Monday, October 22, 2007

You have to know when to hold 'em... Know when to fold 'em...

As we grow older the answers to the most difficult questions seemingly come to us with greater ease. Yet, when it comes to risk, I'm not sure the deliberation process is any simpler or any clearer. When do you push your chips to the middle of the table? When do you go for it on fourth down? When do you tell the hitter to swing on a three ball - no strike count? To the outsider, the answers seem obvious: Let it ride. Go for it. Look for your pitch and let her rip... Yet, the game is much more complex when you have everything to win and even more to lose.

We all want to win big, but not all of us are willing to lose big. Everyone wants the million dollar idea, but they're not all willing to stray from their path to make it a reality. Every guy stares at the beautiful girl at the bar, but most aren't willing to face the fear of rejection. Every hitter wants to hit the game winning home run on a 3-2 pitch, but it's easier to pray for the walk. Life is this simple - if you want to win big, you need to prepare yourself to lose big. If you're not willing to lose it all, then accept that road more often travelled has clear and defined destinations.

Unfortunately, the question is not as simple as "are you willing to lose it all?" Any gambler knows that you're going to lose some great bets, and you're going to win some stupid ones. In life, however, we're risking more than chips, more than money, more than pride. We're gambling with our futures - careers for dreams, stability for memories, friendship for love... So how do we "know when to hold 'em, know when to fold 'em"?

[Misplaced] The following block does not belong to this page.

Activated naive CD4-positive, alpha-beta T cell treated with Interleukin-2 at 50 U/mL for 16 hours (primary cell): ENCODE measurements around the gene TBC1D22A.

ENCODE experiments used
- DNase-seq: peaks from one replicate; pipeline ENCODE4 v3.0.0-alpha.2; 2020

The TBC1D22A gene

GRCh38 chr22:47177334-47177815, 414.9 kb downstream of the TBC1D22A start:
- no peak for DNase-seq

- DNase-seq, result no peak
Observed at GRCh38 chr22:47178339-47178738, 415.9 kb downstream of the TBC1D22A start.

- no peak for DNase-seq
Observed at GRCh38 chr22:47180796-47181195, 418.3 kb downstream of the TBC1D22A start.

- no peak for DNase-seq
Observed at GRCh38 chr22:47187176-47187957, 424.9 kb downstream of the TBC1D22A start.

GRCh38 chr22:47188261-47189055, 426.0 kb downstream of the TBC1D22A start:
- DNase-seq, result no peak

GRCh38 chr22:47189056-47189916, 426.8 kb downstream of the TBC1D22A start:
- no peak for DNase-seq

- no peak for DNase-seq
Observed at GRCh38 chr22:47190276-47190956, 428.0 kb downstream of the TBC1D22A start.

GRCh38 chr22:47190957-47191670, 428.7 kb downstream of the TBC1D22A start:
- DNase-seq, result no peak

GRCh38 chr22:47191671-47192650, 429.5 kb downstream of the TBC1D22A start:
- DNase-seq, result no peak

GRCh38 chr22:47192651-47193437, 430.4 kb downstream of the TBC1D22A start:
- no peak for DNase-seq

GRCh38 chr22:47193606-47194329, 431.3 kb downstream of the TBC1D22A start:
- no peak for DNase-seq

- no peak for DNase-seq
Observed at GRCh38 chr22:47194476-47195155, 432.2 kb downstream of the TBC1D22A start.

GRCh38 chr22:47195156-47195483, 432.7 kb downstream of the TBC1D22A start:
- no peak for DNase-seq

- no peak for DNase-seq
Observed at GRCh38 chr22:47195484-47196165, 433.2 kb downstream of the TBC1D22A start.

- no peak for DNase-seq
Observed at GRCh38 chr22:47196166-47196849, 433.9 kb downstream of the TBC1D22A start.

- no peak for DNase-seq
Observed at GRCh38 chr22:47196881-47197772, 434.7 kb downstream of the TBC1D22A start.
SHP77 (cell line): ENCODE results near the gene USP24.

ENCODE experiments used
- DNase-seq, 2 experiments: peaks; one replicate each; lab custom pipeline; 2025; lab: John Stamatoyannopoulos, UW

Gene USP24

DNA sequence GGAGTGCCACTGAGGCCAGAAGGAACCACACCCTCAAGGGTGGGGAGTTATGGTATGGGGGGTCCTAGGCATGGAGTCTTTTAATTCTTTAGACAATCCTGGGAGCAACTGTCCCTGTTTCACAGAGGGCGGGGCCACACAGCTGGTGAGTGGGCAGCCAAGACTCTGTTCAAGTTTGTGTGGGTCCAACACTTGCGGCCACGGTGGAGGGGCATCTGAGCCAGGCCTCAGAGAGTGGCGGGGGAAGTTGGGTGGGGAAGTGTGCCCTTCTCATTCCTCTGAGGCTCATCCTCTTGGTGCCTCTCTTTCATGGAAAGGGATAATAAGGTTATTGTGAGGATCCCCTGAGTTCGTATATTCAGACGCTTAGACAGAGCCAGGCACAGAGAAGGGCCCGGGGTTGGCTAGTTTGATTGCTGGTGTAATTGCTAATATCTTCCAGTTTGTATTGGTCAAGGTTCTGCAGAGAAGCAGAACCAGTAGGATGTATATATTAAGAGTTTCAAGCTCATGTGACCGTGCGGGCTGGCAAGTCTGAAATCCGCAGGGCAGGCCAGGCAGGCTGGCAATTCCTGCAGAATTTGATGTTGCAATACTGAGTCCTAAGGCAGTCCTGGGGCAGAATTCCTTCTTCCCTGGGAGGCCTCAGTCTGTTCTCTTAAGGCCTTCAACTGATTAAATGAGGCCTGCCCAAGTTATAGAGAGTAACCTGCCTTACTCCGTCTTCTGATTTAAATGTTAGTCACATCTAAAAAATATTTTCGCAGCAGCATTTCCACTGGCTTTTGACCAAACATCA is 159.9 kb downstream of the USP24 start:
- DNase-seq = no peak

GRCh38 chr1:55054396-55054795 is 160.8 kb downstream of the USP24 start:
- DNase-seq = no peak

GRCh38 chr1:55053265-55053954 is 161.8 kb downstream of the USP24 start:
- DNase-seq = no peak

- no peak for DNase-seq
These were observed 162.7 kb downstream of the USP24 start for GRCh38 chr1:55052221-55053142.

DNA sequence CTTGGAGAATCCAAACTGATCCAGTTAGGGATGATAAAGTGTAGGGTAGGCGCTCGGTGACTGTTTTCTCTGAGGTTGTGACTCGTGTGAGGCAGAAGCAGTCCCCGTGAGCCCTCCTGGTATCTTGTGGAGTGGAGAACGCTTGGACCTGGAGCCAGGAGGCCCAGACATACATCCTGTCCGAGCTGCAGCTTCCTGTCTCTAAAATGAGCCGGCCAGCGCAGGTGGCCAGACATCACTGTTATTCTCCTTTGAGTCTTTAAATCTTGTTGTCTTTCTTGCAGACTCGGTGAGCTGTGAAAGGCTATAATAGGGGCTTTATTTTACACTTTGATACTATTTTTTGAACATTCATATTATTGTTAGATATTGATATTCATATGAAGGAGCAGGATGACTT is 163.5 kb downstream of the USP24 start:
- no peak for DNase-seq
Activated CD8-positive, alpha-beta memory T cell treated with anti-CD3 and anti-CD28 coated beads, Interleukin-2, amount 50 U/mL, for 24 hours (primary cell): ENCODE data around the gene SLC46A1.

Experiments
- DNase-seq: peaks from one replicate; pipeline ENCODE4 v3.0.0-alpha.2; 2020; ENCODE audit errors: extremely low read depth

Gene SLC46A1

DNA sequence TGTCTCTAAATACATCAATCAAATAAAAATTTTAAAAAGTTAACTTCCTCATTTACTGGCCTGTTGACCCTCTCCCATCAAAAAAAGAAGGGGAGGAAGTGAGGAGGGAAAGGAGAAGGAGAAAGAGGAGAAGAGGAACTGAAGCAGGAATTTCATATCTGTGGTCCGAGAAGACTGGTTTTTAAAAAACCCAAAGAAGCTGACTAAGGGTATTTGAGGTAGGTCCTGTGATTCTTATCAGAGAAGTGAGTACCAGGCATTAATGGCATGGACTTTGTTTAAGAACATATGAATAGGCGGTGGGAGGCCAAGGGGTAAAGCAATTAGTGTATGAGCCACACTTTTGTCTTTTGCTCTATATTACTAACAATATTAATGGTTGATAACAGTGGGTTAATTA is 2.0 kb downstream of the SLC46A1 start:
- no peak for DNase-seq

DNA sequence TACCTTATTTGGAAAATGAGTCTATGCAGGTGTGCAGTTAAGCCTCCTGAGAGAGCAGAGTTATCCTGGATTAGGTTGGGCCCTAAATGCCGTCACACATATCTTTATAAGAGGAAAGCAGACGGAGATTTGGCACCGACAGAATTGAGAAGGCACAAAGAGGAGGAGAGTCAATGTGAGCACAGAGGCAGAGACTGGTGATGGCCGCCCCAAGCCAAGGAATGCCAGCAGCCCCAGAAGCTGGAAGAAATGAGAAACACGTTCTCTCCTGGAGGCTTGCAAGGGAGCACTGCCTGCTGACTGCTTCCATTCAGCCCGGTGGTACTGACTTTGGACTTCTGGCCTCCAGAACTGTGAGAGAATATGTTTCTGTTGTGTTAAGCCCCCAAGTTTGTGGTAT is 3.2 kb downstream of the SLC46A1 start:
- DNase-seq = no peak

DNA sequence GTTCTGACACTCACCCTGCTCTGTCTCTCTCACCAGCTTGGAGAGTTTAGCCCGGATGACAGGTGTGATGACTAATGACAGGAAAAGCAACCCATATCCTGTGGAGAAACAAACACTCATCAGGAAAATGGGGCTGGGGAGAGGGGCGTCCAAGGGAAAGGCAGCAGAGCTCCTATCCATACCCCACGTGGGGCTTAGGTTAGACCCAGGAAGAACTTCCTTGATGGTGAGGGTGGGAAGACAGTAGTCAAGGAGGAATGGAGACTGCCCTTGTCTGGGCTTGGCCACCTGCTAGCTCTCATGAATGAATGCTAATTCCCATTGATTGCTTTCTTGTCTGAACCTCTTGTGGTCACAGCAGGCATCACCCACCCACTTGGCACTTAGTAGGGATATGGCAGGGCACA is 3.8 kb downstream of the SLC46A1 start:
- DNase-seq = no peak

It's so easy to recognize that we have to do it. It's so easy to see it in ourselves that we need to do more than follow the trail. How do we decide any loss is worth what we can possibly gain? How do we truly tell ourselves that what we have can be lost? Most of us are not alone in this life. The consequences of our actions fall on the shoulders of those closest to us. Their confidence, their faith, their care makes it even more difficult for us to turn away the satisfactory in the hope of something greater.

Part of me feels obligated to risk it all. How many people took a chance on me? It's easy to remember the people that chance their stakes on us and succeed, but how many have we let down over the years? I'm confident that in the end it balances out, but it still obligates us take a chance for those that took a chance for us.

I'm at an intersting juncture, and I feel that I'm not alone. I know what I want from life, here and now. I mean everything. I have the vision for the road to those dreams, but I also see the potential failures along the way, and they are abundant. I find myself convincing myself to move forward with the following logic: No regrets. "You can't win what you don't put in the pot". Pick your moment, and don't look back. Most importantly, even if all is lost, you still have people you care about, people who care about you, and hope that life will still offer you another shot at the title.

Since I'm a big fan of quotes and sports, I think the following quote from one of my favorite movies offers an appropriate conclusion.

"Either you define the moment, or the moment defines you." ~ Kevin Costner, Tin Cup